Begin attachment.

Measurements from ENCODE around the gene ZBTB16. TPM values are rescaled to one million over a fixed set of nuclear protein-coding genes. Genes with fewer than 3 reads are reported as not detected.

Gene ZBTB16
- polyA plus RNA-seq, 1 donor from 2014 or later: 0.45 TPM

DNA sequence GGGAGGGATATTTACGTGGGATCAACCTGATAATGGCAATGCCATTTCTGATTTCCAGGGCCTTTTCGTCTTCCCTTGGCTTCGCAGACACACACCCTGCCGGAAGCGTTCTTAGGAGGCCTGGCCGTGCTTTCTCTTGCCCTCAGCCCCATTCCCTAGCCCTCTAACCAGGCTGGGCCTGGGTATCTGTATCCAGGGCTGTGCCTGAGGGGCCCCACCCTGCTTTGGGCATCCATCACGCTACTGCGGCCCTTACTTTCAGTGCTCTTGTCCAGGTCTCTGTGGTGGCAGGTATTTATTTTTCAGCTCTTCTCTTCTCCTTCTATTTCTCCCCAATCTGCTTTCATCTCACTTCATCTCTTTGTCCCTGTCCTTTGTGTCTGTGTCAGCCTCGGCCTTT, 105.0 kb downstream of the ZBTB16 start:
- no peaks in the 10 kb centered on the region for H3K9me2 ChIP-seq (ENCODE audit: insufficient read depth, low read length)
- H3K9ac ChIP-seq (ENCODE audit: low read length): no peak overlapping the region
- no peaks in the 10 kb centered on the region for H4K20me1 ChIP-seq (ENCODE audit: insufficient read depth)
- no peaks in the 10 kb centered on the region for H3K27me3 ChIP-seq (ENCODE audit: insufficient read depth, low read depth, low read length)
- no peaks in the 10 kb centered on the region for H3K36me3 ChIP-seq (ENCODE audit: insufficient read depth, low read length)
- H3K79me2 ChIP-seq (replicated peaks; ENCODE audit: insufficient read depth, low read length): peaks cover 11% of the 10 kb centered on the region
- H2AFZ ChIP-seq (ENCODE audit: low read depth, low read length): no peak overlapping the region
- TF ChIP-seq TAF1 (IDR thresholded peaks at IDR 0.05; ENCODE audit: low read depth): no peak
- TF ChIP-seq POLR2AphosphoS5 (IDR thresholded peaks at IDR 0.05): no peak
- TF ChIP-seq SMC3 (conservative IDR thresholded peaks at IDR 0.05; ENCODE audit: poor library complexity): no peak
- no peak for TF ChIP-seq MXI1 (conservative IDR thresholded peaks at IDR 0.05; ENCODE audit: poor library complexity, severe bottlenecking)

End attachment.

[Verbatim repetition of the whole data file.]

Measurements from ENCODE around the gene ZBTB16. TPM values are rescaled to one million over a fixed set of nuclear protein-coding genes. Genes with fewer than 3 reads are reported as not detected.

Gene ZBTB16
- polyA plus RNA-seq, 1 donor from 2014 or later: 0.45 TPM

DNA sequence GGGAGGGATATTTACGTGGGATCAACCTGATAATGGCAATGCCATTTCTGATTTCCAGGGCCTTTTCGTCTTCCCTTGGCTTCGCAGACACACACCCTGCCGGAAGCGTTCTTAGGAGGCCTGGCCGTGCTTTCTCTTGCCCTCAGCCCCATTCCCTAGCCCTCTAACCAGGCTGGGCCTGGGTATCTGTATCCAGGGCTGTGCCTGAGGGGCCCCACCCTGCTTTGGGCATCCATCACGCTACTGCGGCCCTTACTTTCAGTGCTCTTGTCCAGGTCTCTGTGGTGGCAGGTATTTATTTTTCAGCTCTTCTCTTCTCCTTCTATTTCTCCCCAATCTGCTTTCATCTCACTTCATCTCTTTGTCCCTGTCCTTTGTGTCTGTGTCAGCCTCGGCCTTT, 105.0 kb downstream of the ZBTB16 start:
- no peaks in the 10 kb centered on the region for H3K9me2 ChIP-seq (ENCODE audit: insufficient read depth, low read length)
- H3K9ac ChIP-seq (ENCODE audit: low read length): no peak overlapping the region
- no peaks in the 10 kb centered on the region for H4K20me1 ChIP-seq (ENCODE audit: insufficient read depth)
- no peaks in the 10 kb centered on the region for H3K27me3 ChIP-seq (ENCODE audit: insufficient read depth, low read depth, low read length)
- no peaks in the 10 kb centered on the region for H3K36me3 ChIP-seq (ENCODE audit: insufficient read depth, low read length)
- H3K79me2 ChIP-seq (replicated peaks; ENCODE audit: insufficient read depth, low read length): peaks cover 11% of the 10 kb centered on the region
- H2AFZ ChIP-seq (ENCODE audit: low read depth, low read length): no peak overlapping the region
- TF ChIP-seq TAF1 (IDR thresholded peaks at IDR 0.05; ENCODE audit: low read depth): no peak
- TF ChIP-seq POLR2AphosphoS5 (IDR thresholded peaks at IDR 0.05): no peak
- TF ChIP-seq SMC3 (conservative IDR thresholded peaks at IDR 0.05; ENCODE audit: poor library complexity): no peak
- no peak for TF ChIP-seq MXI1 (conservative IDR thresholded peaks at IDR 0.05; ENCODE audit: poor library complexity, severe bottlenecking)